Hayley drank a little in high school and most likely smoked marijuana occasionally. But there were no red flags indicating a dependency. In college, I’m sure her alcohol and marijuana use increased when not limited by the confines of parental monitoring, but didn’t most kids’? Honestly, I’m alarmed by the alcohol consumption and drinking patterns of many young adults; the excess seems to have become the norm. There weren’t any blatant incidents or indiscretions that we knew about during Hayley’s college years to cause concern. She was on course to graduate with a B.A. in Politics with ~ a 3.2 gpa. When the question of an eating disorder arose in the spring of her junior year while participating in a study abroad program in Italy, we scheduled appointments for her to see a therapist, physician, and nutritionist upon returning home in June. All three professionals concluded that she most likely did not have a diagnosable eating disorder, and was probably just under a lot of stress during the Florence experience. While in Italy, she had broken up with a serious boyfriend, hosted visits from 3 different groups of family members, and was juggling a full academic course load. It made sense.
Hayley was eventually diagnosed with a serious eating disorder (bulimia) in 2002 and went to a residential treatment center in the midwest for about 45 days. Since then, she has lived and worked here in her home town and gone through a series of jobs, financial crises, romantic relationships, friendships, and sporadic bursts of using a variety of drugs, always managing to convince us, and herself, that there was not a “problem”.
It appears that she used prescription painkillers whenever she could, and had access to a steady supply through her numerous bouts with root canals and irritable bowel syndrome, all probably resulting from her bulimia. We discovered she was using cocaine in the spring of 2003, did a “mini-intervention” with the family and her boyfriend, and to her credit, she got herself off the coke.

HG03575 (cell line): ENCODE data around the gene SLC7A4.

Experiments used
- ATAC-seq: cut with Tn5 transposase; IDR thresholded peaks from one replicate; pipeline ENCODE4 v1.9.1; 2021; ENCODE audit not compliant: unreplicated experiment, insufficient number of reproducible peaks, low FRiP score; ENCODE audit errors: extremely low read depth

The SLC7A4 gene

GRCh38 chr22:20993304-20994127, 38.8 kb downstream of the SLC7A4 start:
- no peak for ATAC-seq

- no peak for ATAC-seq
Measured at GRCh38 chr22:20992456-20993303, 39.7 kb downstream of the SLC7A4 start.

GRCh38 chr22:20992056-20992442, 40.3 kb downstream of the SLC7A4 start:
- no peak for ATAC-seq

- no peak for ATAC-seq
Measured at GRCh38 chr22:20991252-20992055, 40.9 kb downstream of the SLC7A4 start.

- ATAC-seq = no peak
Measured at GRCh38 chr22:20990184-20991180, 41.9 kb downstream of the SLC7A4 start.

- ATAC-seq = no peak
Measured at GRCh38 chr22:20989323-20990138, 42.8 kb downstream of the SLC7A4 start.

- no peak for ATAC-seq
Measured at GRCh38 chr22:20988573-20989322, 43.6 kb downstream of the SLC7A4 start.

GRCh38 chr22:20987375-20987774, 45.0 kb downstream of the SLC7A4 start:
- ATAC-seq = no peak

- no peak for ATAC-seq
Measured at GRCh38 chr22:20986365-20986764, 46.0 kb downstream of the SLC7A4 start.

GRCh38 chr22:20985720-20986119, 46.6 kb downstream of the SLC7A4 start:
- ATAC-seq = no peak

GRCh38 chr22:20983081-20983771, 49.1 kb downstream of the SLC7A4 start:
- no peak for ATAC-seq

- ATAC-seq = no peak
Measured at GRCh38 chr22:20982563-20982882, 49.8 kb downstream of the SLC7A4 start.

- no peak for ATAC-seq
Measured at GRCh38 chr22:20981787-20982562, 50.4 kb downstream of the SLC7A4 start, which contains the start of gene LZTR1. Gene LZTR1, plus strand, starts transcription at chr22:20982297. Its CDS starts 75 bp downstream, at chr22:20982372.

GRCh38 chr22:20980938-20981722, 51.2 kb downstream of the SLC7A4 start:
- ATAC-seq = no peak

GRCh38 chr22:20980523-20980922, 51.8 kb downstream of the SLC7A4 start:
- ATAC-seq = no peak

But the chaos in her life continued – – – and now I’m wondering if she’s always had a substance abuse issue, and/or, is there some kind of underlying mental illness – is there a dual diagnosis?
Fast Forward: A year ago, Hayley lost her last job and collected unemployment for many months. She seemed depressed and did not keep in touch very regularly. I sensed her downward spiral, but was never able to confirm or document it. Hayley is a master manipulator and a gifted salesperson. Most family members felt either helpless or were in denial about the seriousness of her mental state and life circumstances. Last June, I discovered she had been evicted from her duplex and was living in a crack house.
After many days of trying to get in contact with her, I was able to convince her to come home. She did – twice – and left both times. Each time, she made an attempt to get herself in to treatment, but couldn’t make it through the waiting period required for admission. The few hours I had with her at home, we talked and went on walks, and I tried to make her feel loved and nurtured. I was her cheerleader. She was proud of the fact that she was the only one in the crack house not shooting heroin. I pulled out every supportive slogan and statistic I could think of. Ultimately, Hayley went back to the cocoon of the crack house and the sordid living conditions there. It was a refuge of some sort, I think, where she didn’t have to deal with the realities of trying to become an independent, productive adult.
Texting has been our only mode of communication. After not seeing her for almost a month, a friend suggested that I invite her to meet me someplace neutral, which she agreed to. Due to her paranoia that I would “try something”, Hayley re-scheduled our meeting time and location many times. Finally, we met and I saw her for the first time in weeks.
We met in Safeway’s parking lot and sat in my car. It was a hot August day, but she had on a long sleeved sweater and her right hand and arm were wrapped with an Ace bandage. She looked thin and pale, but had tried to appear pulled together with a little eye make-up and freshly washed hair. She said, “I need a medical detox.” I knew what that meant, but pretended I didn’t. “Why”? I asked. She looked at me, and couldn’t say it – so I did. “You’re using heroin?” “Yes”, she answered. “How long?” I asked. “A few weeks”, she responded. I wanted to scream, “Are you fucking nuts? Why would you do this to yourself? Was this some kind of initiation rite in to the crack house?” Instead, there was silence – followed by my comment, “I knew when I saw your long sleeves.” My worst fear had been realized. It was there in front of me, yet I couldn’t believe it. Apparently, she had graduated.
“I have a bad abscess”, she said, almost proudly, as if it were a merit badge. “Wanna see it?” I didn’t. Why would I want to? But she ceremoniously unwound the bandage to reveal a red, throbbing, swollen wrist. “It’s pretty normal”, she said, “for drug users to get abscesses.”